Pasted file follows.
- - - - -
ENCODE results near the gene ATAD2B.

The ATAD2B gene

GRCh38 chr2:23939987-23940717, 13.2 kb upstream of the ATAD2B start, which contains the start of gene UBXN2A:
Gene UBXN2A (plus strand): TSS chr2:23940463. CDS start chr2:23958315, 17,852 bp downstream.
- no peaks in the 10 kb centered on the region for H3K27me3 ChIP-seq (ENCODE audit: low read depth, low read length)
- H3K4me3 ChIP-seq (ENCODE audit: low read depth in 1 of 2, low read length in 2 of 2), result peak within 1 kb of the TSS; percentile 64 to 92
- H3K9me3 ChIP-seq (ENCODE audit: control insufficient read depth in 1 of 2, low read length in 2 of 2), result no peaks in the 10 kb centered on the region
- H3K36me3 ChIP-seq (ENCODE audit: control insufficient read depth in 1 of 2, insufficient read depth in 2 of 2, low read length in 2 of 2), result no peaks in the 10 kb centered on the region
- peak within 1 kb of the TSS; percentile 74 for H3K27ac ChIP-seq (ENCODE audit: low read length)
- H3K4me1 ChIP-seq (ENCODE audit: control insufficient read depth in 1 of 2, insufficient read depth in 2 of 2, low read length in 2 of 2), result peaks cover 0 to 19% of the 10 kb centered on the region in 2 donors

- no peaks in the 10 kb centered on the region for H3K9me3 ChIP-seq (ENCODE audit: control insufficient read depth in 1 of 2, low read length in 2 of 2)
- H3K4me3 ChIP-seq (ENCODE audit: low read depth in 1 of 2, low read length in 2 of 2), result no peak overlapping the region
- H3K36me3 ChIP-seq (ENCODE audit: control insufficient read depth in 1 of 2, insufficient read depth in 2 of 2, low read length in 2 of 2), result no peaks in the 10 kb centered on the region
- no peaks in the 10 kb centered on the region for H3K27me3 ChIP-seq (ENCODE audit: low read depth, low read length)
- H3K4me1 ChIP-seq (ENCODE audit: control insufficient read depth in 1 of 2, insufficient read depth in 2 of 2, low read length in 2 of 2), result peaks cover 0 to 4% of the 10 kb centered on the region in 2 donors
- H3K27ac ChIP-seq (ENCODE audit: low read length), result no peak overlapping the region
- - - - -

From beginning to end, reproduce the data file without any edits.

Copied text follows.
ENCODE results near the gene ATAD2B.

The ATAD2B gene

GRCh38 chr2:23939987-23940717, 13.2 kb upstream of the ATAD2B start, which contains the start of gene UBXN2A:
Gene UBXN2A (plus strand): TSS chr2:23940463. CDS start chr2:23958315, 17,852 bp downstream.
- no peaks in the 10 kb centered on the region for H3K27me3 ChIP-seq (ENCODE audit: low read depth, low read length)
- H3K4me3 ChIP-seq (ENCODE audit: low read depth in 1 of 2, low read length in 2 of 2), result peak within 1 kb of the TSS; percentile 64 to 92
- H3K9me3 ChIP-seq (ENCODE audit: control insufficient read depth in 1 of 2, low read length in 2 of 2), result no peaks in the 10 kb centered on the region
- H3K36me3 ChIP-seq (ENCODE audit: control insufficient read depth in 1 of 2, insufficient read depth in 2 of 2, low read length in 2 of 2), result no peaks in the 10 kb centered on the region
- peak within 1 kb of the TSS; percentile 74 for H3K27ac ChIP-seq (ENCODE audit: low read length)
- H3K4me1 ChIP-seq (ENCODE audit: control insufficient read depth in 1 of 2, insufficient read depth in 2 of 2, low read length in 2 of 2), result peaks cover 0 to 19% of the 10 kb centered on the region in 2 donors

- no peaks in the 10 kb centered on the region for H3K9me3 ChIP-seq (ENCODE audit: control insufficient read depth in 1 of 2, low read length in 2 of 2)
- H3K4me3 ChIP-seq (ENCODE audit: low read depth in 1 of 2, low read length in 2 of 2), result no peak overlapping the region
- H3K36me3 ChIP-seq (ENCODE audit: control insufficient read depth in 1 of 2, insufficient read depth in 2 of 2, low read length in 2 of 2), result no peaks in the 10 kb centered on the region
- no peaks in the 10 kb centered on the region for H3K27me3 ChIP-seq (ENCODE audit: low read depth, low read length)
- H3K4me1 ChIP-seq (ENCODE audit: control insufficient read depth in 1 of 2, insufficient read depth in 2 of 2, low read length in 2 of 2), result peaks cover 0 to 4% of the 10 kb centered on the region in 2 donors
- H3K27ac ChIP-seq (ENCODE audit: low read length), result no peak overlapping the region